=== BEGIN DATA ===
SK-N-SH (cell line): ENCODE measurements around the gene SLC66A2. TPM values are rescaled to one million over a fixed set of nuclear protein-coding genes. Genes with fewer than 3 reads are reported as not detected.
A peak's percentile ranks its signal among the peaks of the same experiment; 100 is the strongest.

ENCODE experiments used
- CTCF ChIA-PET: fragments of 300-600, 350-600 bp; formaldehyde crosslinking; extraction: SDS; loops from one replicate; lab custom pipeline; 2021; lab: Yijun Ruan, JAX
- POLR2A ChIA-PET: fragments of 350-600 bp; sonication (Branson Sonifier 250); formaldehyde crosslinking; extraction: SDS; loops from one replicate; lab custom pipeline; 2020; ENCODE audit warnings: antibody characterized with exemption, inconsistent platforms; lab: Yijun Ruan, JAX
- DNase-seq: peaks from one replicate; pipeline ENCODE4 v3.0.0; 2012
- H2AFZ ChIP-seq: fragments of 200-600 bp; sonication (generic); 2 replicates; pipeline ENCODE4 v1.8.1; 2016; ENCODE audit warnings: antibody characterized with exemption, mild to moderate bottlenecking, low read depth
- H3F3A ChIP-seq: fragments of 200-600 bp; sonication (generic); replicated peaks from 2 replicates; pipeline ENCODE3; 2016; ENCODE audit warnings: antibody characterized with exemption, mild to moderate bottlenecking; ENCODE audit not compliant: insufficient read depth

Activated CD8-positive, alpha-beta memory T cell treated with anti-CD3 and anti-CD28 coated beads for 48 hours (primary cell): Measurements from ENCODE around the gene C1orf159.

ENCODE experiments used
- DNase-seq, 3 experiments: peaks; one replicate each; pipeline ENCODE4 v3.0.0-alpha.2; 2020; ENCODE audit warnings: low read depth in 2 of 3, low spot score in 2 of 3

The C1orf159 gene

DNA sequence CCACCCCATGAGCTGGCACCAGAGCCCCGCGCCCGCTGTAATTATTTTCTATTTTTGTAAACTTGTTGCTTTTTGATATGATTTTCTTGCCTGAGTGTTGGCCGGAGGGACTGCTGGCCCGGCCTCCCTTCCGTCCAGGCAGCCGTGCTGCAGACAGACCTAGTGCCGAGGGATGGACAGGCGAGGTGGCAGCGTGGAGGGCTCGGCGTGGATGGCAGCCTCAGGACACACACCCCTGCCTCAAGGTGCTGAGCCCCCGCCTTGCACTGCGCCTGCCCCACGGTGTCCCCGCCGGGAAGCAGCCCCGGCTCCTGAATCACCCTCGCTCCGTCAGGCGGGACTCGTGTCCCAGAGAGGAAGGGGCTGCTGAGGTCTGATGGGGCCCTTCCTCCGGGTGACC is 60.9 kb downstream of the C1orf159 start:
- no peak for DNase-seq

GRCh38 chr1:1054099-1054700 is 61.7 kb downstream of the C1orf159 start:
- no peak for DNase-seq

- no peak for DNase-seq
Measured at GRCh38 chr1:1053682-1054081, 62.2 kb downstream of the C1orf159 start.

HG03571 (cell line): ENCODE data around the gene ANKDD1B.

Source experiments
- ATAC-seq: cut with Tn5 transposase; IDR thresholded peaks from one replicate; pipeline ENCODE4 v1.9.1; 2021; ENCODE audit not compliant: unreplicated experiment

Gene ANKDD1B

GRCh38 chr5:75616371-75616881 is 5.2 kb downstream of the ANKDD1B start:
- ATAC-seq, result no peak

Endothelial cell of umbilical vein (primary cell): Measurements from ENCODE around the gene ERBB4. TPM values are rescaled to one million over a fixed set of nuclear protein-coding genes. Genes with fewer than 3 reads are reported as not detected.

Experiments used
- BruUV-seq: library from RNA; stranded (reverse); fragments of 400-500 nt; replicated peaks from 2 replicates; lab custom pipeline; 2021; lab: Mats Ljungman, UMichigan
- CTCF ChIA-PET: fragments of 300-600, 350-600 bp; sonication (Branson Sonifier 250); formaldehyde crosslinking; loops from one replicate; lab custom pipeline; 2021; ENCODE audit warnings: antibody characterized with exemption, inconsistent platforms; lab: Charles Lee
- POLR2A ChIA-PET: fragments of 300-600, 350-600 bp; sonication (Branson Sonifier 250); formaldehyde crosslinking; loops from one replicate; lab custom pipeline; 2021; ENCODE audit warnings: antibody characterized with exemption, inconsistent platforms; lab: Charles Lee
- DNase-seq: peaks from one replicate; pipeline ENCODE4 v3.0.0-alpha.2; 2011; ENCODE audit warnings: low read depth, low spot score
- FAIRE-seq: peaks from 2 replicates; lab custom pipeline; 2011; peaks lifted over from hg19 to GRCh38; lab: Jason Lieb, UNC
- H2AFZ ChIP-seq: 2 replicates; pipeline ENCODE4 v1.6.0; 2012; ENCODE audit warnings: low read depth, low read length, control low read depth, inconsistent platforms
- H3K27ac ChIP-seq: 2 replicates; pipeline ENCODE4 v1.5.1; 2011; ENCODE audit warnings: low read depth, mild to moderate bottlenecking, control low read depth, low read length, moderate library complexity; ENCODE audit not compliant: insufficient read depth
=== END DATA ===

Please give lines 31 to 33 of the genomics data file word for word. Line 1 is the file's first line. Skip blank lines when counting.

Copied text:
- FAIRE-seq: peaks from 2 replicates; lab custom pipeline; 2011; peaks lifted over from hg19 to GRCh38; lab: Jason Lieb, UNC
- H2AFZ ChIP-seq: 2 replicates; pipeline ENCODE4 v1.6.0; 2012; ENCODE audit warnings: low read depth, low read length, control low read depth, inconsistent platforms
- H3K27ac ChIP-seq: 2 replicates; pipeline ENCODE4 v1.5.1; 2011; ENCODE audit warnings: low read depth, mild to moderate bottlenecking, control low read depth, low read length, moderate library complexity; ENCODE audit not compliant: insufficient read depth